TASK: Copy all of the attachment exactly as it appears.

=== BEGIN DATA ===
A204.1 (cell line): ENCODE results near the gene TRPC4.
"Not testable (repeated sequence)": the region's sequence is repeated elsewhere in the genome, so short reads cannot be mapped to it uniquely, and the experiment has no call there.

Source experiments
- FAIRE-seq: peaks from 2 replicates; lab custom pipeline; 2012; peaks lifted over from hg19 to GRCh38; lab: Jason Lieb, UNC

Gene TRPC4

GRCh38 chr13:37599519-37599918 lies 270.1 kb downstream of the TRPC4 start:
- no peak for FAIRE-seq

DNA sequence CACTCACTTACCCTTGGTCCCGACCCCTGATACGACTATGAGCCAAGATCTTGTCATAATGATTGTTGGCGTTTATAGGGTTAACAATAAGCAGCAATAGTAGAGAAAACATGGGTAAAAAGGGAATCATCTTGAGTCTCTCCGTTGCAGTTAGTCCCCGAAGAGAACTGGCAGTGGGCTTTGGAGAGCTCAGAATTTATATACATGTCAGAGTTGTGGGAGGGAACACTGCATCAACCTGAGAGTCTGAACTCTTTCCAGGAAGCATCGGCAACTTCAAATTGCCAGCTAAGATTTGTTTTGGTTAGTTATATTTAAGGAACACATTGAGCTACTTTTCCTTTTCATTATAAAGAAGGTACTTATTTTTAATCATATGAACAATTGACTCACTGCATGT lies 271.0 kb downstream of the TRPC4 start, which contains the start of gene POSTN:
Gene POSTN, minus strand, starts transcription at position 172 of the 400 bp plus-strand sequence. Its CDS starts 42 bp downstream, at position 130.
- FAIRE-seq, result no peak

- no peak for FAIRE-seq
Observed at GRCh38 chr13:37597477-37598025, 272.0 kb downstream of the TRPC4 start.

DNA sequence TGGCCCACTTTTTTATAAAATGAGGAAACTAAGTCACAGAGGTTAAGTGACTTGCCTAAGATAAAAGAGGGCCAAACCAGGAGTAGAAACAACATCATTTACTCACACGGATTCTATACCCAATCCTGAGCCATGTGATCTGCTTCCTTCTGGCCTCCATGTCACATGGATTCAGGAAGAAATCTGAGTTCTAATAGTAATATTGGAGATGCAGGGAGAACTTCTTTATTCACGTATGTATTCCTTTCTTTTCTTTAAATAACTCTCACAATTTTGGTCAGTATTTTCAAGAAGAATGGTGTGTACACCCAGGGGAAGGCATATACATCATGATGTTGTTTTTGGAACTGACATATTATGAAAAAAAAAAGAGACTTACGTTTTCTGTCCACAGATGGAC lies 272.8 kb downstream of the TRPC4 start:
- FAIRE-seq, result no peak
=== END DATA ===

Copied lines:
A204.1 (cell line): ENCODE results near the gene TRPC4.
"Not testable (repeated sequence)": the region's sequence is repeated elsewhere in the genome, so short reads cannot be mapped to it uniquely, and the experiment has no call there.

Source experiments
- FAIRE-seq: peaks from 2 replicates; lab custom pipeline; 2012; peaks lifted over from hg19 to GRCh38; lab: Jason Lieb, UNC

Gene TRPC4

GRCh38 chr13:37599519-37599918 lies 270.1 kb downstream of the TRPC4 start:
- no peak for FAIRE-seq

DNA sequence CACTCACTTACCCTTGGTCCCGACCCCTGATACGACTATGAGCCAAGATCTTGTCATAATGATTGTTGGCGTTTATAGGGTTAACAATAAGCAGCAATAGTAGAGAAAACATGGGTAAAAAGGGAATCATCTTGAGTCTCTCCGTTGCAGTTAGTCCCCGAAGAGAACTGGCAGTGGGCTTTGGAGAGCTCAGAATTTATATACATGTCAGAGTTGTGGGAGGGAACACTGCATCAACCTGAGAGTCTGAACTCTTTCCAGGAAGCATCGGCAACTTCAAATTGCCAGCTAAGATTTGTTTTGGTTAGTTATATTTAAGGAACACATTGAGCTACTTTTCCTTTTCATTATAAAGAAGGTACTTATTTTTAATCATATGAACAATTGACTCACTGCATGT lies 271.0 kb downstream of the TRPC4 start, which contains the start of gene POSTN:
Gene POSTN, minus strand, starts transcription at position 172 of the 400 bp plus-strand sequence. Its CDS starts 42 bp downstream, at position 130.
- FAIRE-seq, result no peak

- no peak for FAIRE-seq
Observed at GRCh38 chr13:37597477-37598025, 272.0 kb downstream of the TRPC4 start.

DNA sequence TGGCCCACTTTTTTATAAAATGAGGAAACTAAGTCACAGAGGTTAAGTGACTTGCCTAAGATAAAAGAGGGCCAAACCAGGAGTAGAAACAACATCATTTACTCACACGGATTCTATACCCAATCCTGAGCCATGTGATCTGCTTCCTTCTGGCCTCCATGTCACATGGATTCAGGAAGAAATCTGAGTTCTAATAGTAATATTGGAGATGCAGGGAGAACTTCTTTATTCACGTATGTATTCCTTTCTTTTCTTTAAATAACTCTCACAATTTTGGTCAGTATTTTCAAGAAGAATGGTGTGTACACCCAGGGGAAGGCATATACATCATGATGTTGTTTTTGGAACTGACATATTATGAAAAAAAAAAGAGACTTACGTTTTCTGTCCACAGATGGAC lies 272.8 kb downstream of the TRPC4 start:
- FAIRE-seq, result no peak